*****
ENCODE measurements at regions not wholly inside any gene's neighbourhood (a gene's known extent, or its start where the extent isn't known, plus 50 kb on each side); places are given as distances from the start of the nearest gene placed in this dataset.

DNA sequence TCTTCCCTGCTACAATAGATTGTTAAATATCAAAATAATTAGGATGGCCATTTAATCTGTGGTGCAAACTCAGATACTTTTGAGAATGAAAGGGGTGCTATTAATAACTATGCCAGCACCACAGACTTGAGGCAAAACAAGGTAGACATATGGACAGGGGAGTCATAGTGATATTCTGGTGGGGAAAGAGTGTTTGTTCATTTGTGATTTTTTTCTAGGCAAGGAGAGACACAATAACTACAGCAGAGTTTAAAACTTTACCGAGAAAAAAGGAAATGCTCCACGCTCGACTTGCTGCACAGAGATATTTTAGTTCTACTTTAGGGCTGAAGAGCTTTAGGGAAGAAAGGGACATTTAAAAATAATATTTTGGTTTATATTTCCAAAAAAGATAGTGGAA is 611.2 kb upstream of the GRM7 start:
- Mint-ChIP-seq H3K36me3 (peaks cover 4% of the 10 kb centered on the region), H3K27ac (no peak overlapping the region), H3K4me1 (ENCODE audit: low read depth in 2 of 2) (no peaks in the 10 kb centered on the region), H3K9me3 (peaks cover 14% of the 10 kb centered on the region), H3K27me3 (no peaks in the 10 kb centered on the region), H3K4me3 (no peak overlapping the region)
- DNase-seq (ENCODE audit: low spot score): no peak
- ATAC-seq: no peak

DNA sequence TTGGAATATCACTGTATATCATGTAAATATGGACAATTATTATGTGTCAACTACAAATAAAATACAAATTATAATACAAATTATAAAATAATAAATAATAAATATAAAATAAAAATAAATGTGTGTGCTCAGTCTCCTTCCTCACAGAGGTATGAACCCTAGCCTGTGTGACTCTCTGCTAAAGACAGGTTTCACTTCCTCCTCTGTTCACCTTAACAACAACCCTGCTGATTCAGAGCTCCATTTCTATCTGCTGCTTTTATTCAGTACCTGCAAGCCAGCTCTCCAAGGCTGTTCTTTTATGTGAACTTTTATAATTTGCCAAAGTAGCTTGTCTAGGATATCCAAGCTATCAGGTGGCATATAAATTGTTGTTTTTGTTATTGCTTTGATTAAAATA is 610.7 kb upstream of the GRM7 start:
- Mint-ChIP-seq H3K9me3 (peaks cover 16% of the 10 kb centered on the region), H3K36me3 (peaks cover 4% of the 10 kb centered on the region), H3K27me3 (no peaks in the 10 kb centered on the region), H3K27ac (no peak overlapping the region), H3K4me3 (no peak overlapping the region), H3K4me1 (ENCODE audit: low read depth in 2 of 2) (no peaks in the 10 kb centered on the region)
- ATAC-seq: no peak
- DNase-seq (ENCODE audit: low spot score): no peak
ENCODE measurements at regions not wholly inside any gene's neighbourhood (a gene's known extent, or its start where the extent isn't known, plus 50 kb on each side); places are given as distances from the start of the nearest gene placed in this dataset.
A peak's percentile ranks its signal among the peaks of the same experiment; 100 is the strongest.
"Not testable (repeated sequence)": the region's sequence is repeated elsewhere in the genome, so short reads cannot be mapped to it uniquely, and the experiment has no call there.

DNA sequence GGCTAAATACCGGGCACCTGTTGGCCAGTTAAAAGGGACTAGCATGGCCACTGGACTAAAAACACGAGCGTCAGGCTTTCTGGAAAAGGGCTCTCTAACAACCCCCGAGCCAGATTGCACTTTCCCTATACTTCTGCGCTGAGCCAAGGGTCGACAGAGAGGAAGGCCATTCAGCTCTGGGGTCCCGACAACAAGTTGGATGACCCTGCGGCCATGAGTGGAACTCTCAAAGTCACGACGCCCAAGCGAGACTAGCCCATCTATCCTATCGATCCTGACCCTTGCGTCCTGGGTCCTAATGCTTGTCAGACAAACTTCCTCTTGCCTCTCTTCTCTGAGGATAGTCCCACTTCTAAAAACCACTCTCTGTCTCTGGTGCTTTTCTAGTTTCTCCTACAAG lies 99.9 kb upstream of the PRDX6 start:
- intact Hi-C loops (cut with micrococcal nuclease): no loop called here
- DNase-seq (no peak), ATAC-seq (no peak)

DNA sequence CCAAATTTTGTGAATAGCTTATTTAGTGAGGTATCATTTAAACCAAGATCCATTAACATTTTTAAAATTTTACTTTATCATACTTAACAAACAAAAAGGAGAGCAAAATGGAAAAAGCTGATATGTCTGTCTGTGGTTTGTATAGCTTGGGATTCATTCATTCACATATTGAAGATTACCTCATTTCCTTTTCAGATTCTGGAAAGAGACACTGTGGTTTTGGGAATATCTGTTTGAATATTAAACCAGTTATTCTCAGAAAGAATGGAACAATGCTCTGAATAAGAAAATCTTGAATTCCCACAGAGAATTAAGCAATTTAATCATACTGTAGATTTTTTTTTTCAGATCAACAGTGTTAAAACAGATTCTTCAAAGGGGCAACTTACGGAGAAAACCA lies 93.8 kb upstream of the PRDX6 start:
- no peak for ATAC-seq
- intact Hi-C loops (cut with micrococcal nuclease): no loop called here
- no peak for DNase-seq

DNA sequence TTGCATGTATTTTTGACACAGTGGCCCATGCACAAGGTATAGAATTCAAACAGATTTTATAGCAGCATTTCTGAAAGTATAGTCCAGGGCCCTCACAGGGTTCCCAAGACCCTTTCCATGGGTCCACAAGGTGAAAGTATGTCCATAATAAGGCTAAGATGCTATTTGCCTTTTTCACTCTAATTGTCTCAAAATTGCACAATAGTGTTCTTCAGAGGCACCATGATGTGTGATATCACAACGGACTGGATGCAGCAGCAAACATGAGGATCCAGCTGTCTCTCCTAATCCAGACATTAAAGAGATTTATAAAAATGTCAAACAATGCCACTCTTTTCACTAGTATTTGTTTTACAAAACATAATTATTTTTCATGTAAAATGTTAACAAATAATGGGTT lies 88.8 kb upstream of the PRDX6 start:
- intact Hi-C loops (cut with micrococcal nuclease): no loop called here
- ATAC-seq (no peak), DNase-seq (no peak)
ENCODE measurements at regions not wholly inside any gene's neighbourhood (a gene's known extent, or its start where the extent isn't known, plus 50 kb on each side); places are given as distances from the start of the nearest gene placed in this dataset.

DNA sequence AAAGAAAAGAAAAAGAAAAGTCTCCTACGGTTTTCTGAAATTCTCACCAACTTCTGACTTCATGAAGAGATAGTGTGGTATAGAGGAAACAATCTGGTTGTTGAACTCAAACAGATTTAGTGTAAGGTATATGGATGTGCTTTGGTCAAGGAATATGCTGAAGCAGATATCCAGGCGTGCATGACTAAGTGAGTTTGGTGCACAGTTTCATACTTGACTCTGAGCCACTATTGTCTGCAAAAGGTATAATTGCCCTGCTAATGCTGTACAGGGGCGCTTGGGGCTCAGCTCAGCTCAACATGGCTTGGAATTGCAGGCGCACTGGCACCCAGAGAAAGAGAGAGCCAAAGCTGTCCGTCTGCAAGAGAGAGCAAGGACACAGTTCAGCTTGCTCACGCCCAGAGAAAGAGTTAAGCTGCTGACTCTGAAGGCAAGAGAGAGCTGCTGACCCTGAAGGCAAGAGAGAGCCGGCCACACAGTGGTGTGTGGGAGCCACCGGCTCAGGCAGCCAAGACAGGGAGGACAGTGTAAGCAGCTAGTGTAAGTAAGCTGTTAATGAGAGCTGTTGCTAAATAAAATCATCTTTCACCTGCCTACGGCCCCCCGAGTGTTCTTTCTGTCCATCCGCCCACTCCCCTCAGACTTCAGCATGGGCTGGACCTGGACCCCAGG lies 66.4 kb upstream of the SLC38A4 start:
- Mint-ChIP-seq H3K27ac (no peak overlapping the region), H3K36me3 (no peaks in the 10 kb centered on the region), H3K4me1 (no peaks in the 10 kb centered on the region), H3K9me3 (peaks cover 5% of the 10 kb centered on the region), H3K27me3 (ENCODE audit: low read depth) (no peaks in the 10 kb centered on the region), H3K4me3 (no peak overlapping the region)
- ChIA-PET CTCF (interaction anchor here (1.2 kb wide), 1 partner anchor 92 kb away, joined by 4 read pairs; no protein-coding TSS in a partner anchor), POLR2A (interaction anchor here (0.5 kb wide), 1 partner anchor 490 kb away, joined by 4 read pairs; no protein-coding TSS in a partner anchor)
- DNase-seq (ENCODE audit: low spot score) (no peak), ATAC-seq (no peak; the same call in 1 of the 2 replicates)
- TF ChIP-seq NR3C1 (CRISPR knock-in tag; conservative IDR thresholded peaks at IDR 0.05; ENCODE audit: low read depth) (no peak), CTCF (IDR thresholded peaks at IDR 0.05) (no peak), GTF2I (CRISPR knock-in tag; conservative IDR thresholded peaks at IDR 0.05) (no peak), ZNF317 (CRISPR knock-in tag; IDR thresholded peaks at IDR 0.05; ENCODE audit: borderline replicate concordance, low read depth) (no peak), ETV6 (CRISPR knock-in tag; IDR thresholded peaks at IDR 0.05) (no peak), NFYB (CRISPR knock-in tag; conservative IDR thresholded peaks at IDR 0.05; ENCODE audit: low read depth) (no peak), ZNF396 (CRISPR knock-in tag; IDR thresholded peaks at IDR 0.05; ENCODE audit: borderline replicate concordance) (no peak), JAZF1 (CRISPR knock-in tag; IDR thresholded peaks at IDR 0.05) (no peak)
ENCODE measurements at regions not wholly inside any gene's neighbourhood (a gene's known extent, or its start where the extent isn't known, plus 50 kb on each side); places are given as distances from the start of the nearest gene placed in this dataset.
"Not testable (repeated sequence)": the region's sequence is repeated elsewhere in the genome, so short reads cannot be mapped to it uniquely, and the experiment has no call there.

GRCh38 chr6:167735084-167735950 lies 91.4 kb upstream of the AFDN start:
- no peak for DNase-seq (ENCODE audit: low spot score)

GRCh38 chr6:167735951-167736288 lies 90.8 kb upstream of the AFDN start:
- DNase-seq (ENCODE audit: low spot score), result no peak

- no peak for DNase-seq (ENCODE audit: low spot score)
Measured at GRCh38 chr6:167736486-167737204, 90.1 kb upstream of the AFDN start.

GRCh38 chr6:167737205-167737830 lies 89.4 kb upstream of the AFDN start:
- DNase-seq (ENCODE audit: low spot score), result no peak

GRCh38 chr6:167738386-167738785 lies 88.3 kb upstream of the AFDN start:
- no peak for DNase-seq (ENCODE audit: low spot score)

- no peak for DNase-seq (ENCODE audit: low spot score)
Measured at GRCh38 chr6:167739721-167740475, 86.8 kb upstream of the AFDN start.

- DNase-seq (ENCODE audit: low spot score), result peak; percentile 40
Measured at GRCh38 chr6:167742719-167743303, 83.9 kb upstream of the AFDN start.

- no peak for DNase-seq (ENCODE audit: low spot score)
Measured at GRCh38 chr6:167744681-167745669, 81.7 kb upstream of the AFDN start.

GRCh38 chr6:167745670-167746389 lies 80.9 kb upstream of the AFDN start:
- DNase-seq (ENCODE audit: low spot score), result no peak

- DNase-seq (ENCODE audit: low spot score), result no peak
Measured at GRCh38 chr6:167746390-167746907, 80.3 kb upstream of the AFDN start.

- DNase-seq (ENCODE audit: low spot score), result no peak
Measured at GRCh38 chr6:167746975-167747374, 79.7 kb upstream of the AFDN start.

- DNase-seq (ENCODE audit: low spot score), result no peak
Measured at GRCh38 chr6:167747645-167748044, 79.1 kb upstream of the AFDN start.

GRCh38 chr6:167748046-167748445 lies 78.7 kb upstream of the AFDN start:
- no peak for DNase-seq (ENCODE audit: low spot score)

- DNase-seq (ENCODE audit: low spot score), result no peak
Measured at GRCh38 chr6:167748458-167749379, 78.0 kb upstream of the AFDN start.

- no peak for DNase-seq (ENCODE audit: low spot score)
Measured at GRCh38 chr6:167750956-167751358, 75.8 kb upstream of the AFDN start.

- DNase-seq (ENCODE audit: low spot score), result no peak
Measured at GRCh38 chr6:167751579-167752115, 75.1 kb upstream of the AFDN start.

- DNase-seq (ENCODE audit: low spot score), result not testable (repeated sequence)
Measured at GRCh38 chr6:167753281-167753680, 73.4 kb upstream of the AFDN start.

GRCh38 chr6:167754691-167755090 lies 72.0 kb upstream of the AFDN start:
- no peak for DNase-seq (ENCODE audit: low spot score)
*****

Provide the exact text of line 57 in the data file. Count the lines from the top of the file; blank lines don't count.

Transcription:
- DNase-seq (ENCODE audit: low spot score), result no peak